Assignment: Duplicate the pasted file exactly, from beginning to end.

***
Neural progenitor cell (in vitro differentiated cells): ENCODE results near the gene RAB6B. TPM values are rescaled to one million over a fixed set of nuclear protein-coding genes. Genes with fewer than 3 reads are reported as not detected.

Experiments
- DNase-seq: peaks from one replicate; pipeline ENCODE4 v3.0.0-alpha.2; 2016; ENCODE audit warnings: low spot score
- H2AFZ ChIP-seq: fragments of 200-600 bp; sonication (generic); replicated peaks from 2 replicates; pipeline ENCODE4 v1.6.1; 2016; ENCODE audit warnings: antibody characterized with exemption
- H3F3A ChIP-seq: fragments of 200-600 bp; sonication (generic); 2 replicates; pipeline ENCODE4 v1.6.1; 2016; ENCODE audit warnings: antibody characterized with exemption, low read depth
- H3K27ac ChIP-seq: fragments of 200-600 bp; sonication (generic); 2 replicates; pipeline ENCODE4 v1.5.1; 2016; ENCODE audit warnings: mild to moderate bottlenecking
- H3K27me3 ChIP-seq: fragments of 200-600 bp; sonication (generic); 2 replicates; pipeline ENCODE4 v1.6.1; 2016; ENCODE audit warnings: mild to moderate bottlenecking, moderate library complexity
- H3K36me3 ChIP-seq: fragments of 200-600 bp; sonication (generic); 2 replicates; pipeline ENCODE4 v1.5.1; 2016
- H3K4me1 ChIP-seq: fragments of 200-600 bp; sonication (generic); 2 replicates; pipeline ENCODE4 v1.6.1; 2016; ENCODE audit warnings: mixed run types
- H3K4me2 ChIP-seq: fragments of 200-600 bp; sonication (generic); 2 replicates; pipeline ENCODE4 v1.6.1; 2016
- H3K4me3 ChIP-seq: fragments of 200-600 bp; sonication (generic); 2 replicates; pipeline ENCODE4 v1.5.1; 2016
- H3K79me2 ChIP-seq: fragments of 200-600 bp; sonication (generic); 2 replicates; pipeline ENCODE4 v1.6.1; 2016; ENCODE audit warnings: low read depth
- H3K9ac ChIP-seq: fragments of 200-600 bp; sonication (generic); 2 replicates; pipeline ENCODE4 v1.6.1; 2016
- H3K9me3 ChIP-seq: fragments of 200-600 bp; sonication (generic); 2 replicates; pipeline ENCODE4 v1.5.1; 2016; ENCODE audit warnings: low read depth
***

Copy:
Neural progenitor cell (in vitro differentiated cells): ENCODE results near the gene RAB6B. TPM values are rescaled to one million over a fixed set of nuclear protein-coding genes. Genes with fewer than 3 reads are reported as not detected.

Experiments
- DNase-seq: peaks from one replicate; pipeline ENCODE4 v3.0.0-alpha.2; 2016; ENCODE audit warnings: low spot score
- H2AFZ ChIP-seq: fragments of 200-600 bp; sonication (generic); replicated peaks from 2 replicates; pipeline ENCODE4 v1.6.1; 2016; ENCODE audit warnings: antibody characterized with exemption
- H3F3A ChIP-seq: fragments of 200-600 bp; sonication (generic); 2 replicates; pipeline ENCODE4 v1.6.1; 2016; ENCODE audit warnings: antibody characterized with exemption, low read depth
- H3K27ac ChIP-seq: fragments of 200-600 bp; sonication (generic); 2 replicates; pipeline ENCODE4 v1.5.1; 2016; ENCODE audit warnings: mild to moderate bottlenecking
- H3K27me3 ChIP-seq: fragments of 200-600 bp; sonication (generic); 2 replicates; pipeline ENCODE4 v1.6.1; 2016; ENCODE audit warnings: mild to moderate bottlenecking, moderate library complexity
- H3K36me3 ChIP-seq: fragments of 200-600 bp; sonication (generic); 2 replicates; pipeline ENCODE4 v1.5.1; 2016
- H3K4me1 ChIP-seq: fragments of 200-600 bp; sonication (generic); 2 replicates; pipeline ENCODE4 v1.6.1; 2016; ENCODE audit warnings: mixed run types
- H3K4me2 ChIP-seq: fragments of 200-600 bp; sonication (generic); 2 replicates; pipeline ENCODE4 v1.6.1; 2016
- H3K4me3 ChIP-seq: fragments of 200-600 bp; sonication (generic); 2 replicates; pipeline ENCODE4 v1.5.1; 2016
- H3K79me2 ChIP-seq: fragments of 200-600 bp; sonication (generic); 2 replicates; pipeline ENCODE4 v1.6.1; 2016; ENCODE audit warnings: low read depth
- H3K9ac ChIP-seq: fragments of 200-600 bp; sonication (generic); 2 replicates; pipeline ENCODE4 v1.6.1; 2016
- H3K9me3 ChIP-seq: fragments of 200-600 bp; sonication (generic); 2 replicates; pipeline ENCODE4 v1.5.1; 2016; ENCODE audit warnings: low read depth